Probate is a certificate from the Probate Office stating that the Executor has proved the Will to be the last one made by you and that he/she is the Executor named. The Probate Office will provide a certificate (Grant of Probate) that recognises the Executor is the authorised person to proceed to distribute the assets.
You may not need Probate – you need to get some advice as to whether or not you need it. Probate protects the Executor in case of any disputes, but it will involve applying to the Supreme Court, as well as additional expenses including fairly large court filing fees and solicitor’s fees. Whether or not you need Probate will depend upon the nature of your assets and how they are to be distributed. Different banks have different rules in relation to whether or not Probate will be necessary.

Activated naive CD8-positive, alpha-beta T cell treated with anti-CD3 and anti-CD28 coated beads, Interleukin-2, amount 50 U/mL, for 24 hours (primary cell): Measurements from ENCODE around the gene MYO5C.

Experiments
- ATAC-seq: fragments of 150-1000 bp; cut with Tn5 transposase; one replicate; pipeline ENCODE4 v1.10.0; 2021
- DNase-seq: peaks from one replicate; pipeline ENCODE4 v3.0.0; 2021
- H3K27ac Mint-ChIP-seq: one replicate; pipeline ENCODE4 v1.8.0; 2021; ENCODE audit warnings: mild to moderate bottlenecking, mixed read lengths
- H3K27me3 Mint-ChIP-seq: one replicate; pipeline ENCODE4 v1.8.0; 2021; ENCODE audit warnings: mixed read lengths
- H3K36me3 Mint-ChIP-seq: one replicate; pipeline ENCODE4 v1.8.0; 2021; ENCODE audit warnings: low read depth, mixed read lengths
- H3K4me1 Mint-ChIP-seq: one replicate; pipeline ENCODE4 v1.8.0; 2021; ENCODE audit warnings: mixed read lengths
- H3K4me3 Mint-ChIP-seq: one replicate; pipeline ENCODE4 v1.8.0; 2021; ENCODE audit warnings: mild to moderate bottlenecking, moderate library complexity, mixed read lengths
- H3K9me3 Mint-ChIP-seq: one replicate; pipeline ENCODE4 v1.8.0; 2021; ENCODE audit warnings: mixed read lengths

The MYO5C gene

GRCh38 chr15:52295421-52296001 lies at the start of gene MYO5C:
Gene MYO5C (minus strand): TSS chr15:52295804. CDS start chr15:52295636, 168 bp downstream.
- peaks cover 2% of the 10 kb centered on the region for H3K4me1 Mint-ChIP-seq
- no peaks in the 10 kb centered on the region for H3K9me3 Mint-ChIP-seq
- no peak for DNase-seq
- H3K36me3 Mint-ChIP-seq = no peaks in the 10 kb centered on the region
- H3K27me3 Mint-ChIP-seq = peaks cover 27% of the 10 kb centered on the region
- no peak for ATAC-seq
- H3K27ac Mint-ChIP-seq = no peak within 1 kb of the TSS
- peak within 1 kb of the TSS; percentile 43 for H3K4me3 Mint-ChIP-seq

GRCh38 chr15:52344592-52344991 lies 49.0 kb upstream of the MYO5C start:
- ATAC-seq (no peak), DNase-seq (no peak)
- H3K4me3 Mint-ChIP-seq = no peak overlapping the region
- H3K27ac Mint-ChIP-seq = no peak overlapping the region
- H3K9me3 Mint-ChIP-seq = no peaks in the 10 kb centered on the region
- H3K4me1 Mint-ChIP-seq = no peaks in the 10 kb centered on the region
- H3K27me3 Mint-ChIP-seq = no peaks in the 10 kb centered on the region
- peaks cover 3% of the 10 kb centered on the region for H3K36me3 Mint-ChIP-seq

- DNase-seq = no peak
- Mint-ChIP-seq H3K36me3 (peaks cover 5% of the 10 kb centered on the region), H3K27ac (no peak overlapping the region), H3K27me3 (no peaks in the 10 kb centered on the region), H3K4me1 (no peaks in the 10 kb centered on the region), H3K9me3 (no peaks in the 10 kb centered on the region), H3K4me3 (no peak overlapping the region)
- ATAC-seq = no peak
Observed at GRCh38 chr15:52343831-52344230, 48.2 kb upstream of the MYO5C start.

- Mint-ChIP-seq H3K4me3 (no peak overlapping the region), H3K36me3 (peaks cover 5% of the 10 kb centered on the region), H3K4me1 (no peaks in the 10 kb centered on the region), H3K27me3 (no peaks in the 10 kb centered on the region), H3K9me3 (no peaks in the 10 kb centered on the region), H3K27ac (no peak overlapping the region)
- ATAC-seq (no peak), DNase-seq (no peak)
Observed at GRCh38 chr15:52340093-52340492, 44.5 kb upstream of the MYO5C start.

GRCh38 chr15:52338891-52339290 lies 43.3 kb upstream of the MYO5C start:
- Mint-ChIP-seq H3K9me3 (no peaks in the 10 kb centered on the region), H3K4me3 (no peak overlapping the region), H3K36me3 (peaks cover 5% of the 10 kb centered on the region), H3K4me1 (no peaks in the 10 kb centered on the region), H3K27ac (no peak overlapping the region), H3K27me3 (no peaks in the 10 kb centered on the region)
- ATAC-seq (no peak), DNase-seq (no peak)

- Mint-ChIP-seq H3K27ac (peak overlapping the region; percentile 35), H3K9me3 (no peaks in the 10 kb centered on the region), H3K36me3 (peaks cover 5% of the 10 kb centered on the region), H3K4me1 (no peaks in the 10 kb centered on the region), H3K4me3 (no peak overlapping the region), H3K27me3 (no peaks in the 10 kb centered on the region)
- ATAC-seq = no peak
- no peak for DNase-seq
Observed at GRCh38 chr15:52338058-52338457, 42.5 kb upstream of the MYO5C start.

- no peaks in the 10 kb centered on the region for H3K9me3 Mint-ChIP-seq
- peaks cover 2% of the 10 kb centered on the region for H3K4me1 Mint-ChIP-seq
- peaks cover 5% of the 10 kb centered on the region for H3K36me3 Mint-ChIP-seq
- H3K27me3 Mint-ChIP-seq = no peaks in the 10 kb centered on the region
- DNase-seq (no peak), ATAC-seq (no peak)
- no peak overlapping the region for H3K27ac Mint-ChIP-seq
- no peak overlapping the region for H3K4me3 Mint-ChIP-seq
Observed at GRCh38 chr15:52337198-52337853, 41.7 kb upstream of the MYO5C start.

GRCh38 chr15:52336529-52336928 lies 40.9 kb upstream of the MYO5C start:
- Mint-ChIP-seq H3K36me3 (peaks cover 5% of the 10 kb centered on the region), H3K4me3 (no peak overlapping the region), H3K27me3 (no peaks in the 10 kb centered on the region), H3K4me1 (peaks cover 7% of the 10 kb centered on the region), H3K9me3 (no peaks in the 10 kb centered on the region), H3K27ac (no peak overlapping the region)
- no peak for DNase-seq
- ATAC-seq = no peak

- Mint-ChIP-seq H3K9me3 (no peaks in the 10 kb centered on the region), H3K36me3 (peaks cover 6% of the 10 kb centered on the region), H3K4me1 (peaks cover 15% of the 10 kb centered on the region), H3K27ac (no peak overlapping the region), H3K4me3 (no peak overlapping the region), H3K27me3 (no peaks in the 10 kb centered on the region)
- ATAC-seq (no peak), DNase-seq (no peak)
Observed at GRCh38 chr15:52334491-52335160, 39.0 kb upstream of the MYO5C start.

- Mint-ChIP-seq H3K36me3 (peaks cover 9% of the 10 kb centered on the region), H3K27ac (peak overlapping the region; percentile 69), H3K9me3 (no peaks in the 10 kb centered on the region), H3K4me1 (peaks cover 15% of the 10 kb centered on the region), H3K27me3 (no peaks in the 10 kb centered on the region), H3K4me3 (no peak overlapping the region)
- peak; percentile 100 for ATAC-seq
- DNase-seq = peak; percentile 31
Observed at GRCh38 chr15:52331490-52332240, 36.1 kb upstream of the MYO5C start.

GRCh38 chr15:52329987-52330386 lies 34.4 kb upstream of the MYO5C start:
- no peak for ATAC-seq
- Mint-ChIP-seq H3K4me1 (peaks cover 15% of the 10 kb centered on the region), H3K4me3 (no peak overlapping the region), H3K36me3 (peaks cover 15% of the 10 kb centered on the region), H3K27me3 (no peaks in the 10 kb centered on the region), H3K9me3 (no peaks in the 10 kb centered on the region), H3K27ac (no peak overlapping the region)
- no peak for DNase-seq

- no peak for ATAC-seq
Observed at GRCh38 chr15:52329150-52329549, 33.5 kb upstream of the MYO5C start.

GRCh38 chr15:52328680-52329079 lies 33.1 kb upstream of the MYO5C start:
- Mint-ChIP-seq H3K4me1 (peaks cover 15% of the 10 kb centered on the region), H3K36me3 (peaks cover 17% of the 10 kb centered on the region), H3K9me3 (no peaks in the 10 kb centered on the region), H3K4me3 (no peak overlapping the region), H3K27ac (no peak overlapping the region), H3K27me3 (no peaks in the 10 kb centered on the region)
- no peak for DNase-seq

An Executor can apply for Probate through a solicitor or Public Trustee or by completing the necessary summons himself/herself and submitting it with a copy of the Will, death certificate, list of assets and liabilities and a copy of a newspaper advertisement that must be placed 14 days earlier.
A Grant of Probate can be made only when there is a Will available. In the case of a person dying without a Will (intestate) the Courts step in and distribute the estate to the next of kin according to the intestacy rules.
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